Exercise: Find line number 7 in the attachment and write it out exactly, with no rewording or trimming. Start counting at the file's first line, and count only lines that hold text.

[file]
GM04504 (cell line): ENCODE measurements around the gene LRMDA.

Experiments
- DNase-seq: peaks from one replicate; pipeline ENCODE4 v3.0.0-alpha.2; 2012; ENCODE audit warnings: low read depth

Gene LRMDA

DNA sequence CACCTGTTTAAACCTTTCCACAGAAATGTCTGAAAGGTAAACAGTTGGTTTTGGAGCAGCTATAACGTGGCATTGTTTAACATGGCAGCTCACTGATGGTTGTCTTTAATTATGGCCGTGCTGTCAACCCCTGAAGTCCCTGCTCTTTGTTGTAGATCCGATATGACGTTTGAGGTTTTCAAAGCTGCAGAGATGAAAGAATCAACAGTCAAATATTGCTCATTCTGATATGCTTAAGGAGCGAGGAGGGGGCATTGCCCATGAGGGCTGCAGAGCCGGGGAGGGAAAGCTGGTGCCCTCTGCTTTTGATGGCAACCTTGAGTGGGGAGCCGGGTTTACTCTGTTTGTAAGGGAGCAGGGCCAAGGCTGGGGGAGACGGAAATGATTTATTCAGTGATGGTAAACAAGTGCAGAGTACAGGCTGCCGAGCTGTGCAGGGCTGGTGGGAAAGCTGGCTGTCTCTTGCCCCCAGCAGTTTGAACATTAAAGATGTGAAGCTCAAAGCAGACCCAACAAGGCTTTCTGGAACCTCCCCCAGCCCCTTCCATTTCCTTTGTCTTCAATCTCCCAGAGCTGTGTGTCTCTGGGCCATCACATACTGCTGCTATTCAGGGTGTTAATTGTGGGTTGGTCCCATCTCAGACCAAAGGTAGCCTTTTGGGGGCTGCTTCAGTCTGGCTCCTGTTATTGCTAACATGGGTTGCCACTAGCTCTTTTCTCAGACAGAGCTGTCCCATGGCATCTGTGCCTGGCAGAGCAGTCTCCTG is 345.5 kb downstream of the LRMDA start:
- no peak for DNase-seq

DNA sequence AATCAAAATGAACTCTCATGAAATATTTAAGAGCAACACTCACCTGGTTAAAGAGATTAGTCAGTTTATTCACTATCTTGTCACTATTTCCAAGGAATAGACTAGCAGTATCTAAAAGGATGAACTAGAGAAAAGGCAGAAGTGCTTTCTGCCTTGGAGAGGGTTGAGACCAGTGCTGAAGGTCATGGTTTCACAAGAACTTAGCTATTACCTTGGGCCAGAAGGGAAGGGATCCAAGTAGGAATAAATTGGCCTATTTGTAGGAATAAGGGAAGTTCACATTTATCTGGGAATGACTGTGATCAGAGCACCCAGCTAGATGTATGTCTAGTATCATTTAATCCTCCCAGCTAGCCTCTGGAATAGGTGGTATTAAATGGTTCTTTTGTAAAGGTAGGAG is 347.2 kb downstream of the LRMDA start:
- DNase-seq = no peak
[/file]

DNA sequence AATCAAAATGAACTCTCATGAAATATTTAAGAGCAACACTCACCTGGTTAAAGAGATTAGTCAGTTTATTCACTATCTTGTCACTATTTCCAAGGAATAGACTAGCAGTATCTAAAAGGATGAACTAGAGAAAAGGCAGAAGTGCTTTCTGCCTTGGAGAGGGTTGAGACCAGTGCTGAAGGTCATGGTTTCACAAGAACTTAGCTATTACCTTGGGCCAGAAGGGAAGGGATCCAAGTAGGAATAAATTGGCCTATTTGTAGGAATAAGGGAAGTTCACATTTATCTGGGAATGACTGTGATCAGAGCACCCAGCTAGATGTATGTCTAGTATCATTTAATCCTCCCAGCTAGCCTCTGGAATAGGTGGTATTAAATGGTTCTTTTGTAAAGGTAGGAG is 347.2 kb downstream of the LRMDA start: